If the authors are serious, this is a silly, distasteful book. If they are not, it’s a brilliant satire.

Pub Date: Sept. 1, 1998

ISBN: 0-670-88146-5

Page Count: 430

Publisher: Viking

Review Posted Online: May 20, 2010

Kirkus Reviews Issue: July 15, 1998

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Doyle offers another lucid, inspiring chronicle of female empowerment and the rewards of self-awareness and renewal.

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UNTAMED

More life reflections from the bestselling author on themes of societal captivity and the catharsis of personal freedom.

In her third book, Doyle (Love Warrior, 2016, etc.) begins with a life-changing event. “Four years ago,” she writes, “married to the father of my three children, I fell in love with a woman.” That woman, Abby Wambach, would become her wife. Emblematically arranged into three sections—“Caged,” “Keys,” “Freedom”—the narrative offers, among other elements, vignettes about the soulful author’s girlhood, when she was bulimic and felt like a zoo animal, a “caged girl made for wide-open skies.” She followed the path that seemed right and appropriate based on her Catholic upbringing and adolescent conditioning. After a downward spiral into “drinking, drugging, and purging,” Doyle found sobriety and the authentic self she’d been suppressing. Still, there was trouble: Straining an already troubled marriage was her husband’s infidelity, which eventually led to life-altering choices and the discovery of a love she’d never experienced before. Throughout the book, Doyle remains open and candid, whether she’s admitting to rigging a high school homecoming court election or denouncing the doting perfectionism of “cream cheese parenting,” which is about “giving your children the best of everything.” The author’s fears and concerns are often mirrored by real-world issues: gender roles and bias, white privilege, racism, and religion-fueled homophobia and hypocrisy. Some stories merely skim the surface of larger issues, but Doyle revisits them in later sections and digs deeper, using friends and familial references to personify their impact on her life, both past and present. Shorter pieces, some only a page in length, manage to effectively translate an emotional gut punch, as when Doyle’s therapist called her blooming extramarital lesbian love a “dangerous distraction.” Ultimately, the narrative is an in-depth look at a courageous woman eager to share the wealth of her experiences by embracing vulnerability and reclaiming her inner strength and resiliency.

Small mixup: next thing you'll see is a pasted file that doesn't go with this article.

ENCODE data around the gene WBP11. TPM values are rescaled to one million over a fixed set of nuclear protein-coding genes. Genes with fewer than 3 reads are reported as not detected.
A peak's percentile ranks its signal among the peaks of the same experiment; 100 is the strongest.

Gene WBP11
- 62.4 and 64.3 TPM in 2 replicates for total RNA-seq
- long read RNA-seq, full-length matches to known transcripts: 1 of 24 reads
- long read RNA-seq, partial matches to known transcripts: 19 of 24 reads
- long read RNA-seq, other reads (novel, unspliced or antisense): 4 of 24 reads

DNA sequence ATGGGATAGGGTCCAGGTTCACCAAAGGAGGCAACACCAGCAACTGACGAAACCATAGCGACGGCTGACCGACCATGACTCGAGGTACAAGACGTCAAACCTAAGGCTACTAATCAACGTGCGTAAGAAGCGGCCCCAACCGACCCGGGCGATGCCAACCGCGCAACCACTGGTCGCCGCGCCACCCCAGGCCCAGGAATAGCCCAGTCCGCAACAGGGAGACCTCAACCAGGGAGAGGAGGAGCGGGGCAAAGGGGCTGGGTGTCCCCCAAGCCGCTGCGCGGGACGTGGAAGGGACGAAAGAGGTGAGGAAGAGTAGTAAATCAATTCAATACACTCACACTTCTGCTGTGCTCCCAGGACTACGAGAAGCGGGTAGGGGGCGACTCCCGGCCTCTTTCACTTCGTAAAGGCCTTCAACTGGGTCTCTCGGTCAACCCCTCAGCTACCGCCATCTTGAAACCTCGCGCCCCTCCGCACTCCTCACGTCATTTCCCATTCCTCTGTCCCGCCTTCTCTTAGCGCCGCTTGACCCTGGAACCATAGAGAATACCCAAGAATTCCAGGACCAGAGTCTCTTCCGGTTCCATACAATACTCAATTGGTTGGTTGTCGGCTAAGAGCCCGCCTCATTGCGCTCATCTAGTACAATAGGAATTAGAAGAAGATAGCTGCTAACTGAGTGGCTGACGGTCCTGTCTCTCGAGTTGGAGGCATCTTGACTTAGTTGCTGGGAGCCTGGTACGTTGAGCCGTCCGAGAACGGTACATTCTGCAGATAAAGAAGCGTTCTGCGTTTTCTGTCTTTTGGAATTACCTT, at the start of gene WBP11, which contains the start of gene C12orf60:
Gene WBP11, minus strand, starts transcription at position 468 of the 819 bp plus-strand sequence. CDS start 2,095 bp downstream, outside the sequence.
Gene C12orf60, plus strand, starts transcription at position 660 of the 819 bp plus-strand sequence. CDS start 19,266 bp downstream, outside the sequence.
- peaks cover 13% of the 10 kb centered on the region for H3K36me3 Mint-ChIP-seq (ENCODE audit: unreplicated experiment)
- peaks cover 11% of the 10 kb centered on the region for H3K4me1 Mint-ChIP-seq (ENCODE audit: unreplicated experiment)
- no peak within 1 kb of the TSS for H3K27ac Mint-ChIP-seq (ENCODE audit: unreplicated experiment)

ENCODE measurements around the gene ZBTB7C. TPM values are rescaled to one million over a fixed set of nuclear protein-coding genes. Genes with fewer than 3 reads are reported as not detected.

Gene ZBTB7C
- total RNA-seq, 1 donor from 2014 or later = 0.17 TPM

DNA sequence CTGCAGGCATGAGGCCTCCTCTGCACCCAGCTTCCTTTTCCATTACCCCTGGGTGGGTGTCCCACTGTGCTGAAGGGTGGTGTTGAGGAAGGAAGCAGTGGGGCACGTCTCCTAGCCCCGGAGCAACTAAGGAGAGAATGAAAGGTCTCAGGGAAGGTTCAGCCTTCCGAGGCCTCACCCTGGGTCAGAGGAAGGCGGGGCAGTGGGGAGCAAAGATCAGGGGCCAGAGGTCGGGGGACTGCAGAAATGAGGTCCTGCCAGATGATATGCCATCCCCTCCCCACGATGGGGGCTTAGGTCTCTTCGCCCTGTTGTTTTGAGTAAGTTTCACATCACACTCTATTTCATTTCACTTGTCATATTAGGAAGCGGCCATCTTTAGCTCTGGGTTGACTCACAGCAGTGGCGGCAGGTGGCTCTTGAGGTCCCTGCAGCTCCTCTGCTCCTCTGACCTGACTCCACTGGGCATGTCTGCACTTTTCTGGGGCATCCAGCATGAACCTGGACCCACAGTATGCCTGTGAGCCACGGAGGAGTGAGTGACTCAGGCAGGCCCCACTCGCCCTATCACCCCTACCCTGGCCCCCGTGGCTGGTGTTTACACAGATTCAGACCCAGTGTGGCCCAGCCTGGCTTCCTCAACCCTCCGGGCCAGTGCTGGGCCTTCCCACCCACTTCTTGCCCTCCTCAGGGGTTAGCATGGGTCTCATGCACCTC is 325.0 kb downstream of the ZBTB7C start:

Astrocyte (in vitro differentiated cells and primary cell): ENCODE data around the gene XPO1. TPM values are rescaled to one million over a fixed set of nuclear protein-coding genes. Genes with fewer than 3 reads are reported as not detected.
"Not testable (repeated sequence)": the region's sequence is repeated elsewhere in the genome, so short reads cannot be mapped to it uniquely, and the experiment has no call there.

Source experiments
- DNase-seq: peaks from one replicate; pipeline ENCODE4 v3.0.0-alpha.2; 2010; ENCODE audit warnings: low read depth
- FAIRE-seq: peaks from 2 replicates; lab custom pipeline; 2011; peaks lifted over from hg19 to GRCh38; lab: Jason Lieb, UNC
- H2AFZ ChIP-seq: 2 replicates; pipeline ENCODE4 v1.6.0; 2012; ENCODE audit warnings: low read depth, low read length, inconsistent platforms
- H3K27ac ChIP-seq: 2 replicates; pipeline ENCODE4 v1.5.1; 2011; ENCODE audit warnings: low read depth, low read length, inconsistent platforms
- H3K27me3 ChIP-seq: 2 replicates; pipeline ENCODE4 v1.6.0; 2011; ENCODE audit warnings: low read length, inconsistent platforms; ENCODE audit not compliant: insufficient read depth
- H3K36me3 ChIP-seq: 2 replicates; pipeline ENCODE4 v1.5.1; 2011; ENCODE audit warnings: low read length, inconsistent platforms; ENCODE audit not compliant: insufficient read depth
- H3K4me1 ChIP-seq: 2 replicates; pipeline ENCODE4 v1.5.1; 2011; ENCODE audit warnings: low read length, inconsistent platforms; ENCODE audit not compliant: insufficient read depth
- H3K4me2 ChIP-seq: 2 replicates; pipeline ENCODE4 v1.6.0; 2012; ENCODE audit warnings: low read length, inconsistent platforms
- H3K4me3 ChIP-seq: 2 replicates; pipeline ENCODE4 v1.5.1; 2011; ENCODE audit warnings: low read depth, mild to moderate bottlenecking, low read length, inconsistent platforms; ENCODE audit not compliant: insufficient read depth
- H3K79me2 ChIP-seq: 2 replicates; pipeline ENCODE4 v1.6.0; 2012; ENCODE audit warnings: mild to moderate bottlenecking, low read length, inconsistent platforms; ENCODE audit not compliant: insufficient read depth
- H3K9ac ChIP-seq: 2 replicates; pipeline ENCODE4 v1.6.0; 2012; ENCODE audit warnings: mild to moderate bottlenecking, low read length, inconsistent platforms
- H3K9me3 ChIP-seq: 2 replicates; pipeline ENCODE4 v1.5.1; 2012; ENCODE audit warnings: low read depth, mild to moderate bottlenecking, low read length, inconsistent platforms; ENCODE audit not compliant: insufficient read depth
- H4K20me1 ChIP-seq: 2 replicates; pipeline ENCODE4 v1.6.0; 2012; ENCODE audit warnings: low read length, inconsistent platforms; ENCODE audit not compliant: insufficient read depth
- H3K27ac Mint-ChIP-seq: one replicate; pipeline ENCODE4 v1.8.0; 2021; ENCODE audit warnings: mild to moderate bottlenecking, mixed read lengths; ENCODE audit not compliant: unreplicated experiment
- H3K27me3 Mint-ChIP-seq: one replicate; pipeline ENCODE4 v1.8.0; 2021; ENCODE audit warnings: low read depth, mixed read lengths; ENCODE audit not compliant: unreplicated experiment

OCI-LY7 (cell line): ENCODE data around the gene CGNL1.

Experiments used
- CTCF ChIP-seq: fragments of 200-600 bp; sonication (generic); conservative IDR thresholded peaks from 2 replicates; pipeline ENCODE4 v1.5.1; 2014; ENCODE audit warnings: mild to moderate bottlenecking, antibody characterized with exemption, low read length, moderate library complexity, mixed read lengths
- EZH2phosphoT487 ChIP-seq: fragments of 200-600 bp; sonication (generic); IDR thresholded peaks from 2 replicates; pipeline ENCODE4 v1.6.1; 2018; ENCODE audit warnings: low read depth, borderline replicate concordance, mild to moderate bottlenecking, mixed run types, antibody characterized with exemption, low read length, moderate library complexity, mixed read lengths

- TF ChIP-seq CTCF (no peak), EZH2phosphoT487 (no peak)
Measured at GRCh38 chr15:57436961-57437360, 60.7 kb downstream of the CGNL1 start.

Doyle offers another lucid, inspiring chronicle of female empowerment and the rewards of self-awareness and renewal.

Pub Date: March 10, 2020

ISBN: 978-1-9848-0125-8

Page Count: 352

Publisher: Dial Books

Review Posted Online: Dec. 22, 2019

Kirkus Reviews Issue: Jan. 15, 2020